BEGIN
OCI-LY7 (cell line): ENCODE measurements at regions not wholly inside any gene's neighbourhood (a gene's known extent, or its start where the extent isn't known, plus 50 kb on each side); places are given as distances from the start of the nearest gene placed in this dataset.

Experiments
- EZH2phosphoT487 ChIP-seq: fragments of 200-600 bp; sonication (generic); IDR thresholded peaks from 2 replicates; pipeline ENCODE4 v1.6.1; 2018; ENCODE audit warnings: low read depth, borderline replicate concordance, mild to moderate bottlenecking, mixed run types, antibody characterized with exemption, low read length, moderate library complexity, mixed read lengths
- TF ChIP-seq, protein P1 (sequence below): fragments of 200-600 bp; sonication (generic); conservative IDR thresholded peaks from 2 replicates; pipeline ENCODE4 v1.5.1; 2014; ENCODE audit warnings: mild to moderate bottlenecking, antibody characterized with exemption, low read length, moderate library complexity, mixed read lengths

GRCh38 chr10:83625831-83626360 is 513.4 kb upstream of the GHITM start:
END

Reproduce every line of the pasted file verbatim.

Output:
OCI-LY7 (cell line): ENCODE measurements at regions not wholly inside any gene's neighbourhood (a gene's known extent, or its start where the extent isn't known, plus 50 kb on each side); places are given as distances from the start of the nearest gene placed in this dataset.

Experiments
- EZH2phosphoT487 ChIP-seq: fragments of 200-600 bp; sonication (generic); IDR thresholded peaks from 2 replicates; pipeline ENCODE4 v1.6.1; 2018; ENCODE audit warnings: low read depth, borderline replicate concordance, mild to moderate bottlenecking, mixed run types, antibody characterized with exemption, low read length, moderate library complexity, mixed read lengths
- TF ChIP-seq, protein P1 (sequence below): fragments of 200-600 bp; sonication (generic); conservative IDR thresholded peaks from 2 replicates; pipeline ENCODE4 v1.5.1; 2014; ENCODE audit warnings: mild to moderate bottlenecking, antibody characterized with exemption, low read length, moderate library complexity, mixed read lengths

GRCh38 chr10:83625831-83626360 is 513.4 kb upstream of the GHITM start: